Now, I’ll admit some of the mathematics and statistics can get rather obscure and make as much sense as Aaliyah’s: Throwing down ain’t nothing but a thang, but the main insight can be summarized in a tweet. Namely, you better be using the right age when deciding how much to save, how much to spend and when to retire. In particular, we argue (in the paper) that the widely used and advocated 4% rule of retirement income planning – which says that you should spend 4% of your nest egg per year and adjust for inflation – completely ignores the entire literature on aging and can result in a large disruption to your standard of living.

On a broader societal level – and I suspect that not all readers will agree with this one – I would argue that retirement policy should be calibrated to biological age and not chronological age. As just one example, I believe the earliest age at which you should be entitled to claim your pension (like Social Security) should be age 65, but biologically and not chronologically. Think of someone who is 70 years old based on calendar time, but they are in absolutely perfect health with the physiology of a 50 year old according to their physician. Using the language of actuarial science their mortality rate is much (much) lower than a typical 70 year-old. Good for them and lucky them. But should they be entitled to draw a pension for what could be another 40 or 50 years? I don’t think so. On the flip side, imagine someone who is 55 years old based on calendar numbers, but for whatever reason – socio economic, demographic or racial — their mortality rate (and corresponding life expectancy) is much higher than a typical 55 year old. For all intents and purposes they are 75 years old, from a biological perspective. Should they have to wait for another 10 calendar years to draw their pension? Again, I don’t think so. I would say that as a soon as the (soon to be available) Age-App lists you as being over the age of 65, you should be able to draw your pension, period, regardless of what your drivers license says. I think such a policy would be much more equitable towards people who (clearly) won’t be enjoying the pension they paid equally for – very long. This is but one of the implication of focusing retirement on biology, which we discuss in the article.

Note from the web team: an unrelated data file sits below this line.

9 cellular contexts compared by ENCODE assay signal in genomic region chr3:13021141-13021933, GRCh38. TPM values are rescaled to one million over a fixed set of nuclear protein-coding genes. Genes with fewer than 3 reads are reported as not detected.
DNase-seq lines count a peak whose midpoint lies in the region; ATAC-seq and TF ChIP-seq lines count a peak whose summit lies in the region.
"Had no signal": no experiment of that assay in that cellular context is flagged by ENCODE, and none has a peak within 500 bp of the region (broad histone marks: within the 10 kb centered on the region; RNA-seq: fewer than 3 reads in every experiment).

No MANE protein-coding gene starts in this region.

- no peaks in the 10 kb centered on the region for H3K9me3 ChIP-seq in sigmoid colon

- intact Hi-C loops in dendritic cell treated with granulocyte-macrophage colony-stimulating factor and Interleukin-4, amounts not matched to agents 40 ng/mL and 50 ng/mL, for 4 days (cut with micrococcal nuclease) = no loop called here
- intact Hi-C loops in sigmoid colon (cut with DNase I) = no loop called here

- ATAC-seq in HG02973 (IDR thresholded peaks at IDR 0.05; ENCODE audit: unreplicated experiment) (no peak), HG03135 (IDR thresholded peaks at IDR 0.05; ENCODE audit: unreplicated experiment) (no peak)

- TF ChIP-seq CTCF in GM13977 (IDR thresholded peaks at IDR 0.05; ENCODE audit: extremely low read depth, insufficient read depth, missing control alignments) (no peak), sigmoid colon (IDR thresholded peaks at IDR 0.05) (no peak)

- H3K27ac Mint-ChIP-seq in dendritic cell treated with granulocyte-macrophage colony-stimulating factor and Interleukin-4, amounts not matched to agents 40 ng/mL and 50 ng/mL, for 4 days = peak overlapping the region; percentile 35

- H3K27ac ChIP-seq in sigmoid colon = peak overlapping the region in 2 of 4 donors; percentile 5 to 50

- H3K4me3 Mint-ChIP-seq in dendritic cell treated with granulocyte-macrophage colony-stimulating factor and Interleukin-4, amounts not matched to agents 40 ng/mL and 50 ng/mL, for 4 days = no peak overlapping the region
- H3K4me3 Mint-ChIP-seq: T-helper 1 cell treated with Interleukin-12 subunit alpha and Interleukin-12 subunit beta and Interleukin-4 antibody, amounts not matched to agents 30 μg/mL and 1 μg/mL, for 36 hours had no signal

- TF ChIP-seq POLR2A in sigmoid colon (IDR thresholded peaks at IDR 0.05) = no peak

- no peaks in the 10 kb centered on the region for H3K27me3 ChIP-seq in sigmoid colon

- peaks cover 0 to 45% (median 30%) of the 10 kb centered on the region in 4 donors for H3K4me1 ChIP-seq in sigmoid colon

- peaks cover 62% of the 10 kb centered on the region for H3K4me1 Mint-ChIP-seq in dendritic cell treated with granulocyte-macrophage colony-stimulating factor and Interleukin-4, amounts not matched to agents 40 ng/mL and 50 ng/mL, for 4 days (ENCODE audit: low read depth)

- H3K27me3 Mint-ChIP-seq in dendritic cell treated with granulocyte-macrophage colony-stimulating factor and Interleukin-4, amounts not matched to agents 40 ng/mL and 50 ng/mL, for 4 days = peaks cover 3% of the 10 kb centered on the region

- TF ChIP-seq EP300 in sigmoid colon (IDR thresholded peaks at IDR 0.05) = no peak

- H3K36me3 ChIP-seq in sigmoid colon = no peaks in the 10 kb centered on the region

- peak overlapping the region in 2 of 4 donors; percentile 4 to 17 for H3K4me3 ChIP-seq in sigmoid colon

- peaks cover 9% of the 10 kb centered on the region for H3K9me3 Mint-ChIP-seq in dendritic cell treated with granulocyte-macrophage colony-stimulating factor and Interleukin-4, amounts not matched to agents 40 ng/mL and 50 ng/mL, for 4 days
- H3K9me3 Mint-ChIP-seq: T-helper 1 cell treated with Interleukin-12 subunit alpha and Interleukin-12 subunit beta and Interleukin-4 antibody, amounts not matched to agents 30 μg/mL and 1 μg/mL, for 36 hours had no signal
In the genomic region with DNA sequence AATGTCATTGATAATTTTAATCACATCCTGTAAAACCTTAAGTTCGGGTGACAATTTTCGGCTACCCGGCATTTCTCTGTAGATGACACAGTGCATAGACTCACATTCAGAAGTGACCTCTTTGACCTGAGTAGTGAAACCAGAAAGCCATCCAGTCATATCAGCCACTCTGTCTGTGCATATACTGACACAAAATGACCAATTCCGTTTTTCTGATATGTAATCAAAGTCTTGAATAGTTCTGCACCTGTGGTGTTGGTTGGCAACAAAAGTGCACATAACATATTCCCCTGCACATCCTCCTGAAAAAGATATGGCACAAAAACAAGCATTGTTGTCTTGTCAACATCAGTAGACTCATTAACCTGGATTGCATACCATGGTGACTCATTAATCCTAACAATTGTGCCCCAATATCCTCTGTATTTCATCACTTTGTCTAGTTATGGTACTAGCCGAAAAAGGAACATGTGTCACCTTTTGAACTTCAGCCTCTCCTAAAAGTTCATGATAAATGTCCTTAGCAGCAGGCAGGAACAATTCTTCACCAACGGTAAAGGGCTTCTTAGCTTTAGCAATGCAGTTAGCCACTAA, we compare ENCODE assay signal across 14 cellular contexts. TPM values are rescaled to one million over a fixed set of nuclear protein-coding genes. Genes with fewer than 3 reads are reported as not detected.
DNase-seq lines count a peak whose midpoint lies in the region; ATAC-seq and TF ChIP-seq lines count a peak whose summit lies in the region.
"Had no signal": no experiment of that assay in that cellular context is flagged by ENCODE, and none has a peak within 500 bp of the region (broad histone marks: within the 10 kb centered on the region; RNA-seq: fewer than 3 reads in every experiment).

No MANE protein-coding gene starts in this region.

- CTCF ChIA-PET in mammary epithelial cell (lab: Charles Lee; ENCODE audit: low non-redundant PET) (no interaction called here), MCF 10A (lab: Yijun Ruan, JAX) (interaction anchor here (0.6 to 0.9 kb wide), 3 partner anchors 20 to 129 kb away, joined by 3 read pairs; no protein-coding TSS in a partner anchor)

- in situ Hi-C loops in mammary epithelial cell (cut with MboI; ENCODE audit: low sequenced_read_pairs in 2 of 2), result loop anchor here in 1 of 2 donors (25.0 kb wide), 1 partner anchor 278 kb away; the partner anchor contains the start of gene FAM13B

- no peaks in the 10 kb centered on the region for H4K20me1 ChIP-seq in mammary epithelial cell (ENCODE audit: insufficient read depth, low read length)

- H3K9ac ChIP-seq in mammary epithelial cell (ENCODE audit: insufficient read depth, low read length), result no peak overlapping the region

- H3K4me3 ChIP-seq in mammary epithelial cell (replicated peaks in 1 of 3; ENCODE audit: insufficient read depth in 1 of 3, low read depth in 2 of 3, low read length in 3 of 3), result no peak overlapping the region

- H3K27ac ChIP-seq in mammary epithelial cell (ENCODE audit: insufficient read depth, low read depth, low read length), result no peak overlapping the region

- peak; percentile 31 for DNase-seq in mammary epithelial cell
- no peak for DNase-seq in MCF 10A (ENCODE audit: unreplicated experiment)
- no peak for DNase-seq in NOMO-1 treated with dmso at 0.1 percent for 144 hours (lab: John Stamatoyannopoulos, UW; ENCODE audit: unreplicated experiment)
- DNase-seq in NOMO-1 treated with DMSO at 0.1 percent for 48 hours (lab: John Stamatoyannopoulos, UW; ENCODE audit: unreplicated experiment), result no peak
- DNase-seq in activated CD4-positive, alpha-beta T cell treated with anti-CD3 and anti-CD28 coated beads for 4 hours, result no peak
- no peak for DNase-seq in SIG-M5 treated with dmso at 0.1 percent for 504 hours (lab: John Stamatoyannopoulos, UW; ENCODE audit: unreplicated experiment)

Now, you might disagree and think that chronological age should be the basis of all government and corporate retirement plans, but at the very least I hope you recognize that your personal retirement spending policy should depend on both your ages, biological and chronological. So I’ll end with my own lyrics. Age aint nothing but two numbers.

1 Comment

  1. Hi and thanks for the great article. I agree with most of it, except that those of us who are biologically younger than our actual age should not be penalized for healthy living, physical and mental excercise over the course of our lives. I’m a young 57, my wife a young 54 and have worked hard for 36 years, raised 3 kids, putting all through college. We have two homes, one will be paid off in 2 years, the other in ~ 6. My wife and I are not over the top, just concious about what we eat, how much we eat and drink, never smoke and enjoy exercise and outdoors. I am semi retired now and expect to be fullly retired within the next year, my wife within 3 years. We are not planning to take SS until full retirement age, and feel we have fully earned every penny of SS coming to us, as we maxed it out nearly every single working year. I’m sorry, but people who won’t take of themselves are a huge burden on society that we all pay for. I don’t believe they should get any special treatment due to their lifestyle. Granted, lifestyle decisions may be out of some folks control, but I truely believe that 75+% of it is within the individuals control. Our health care should also take this into accout. People whose health or diseases are results of their lifestyle, should pay more.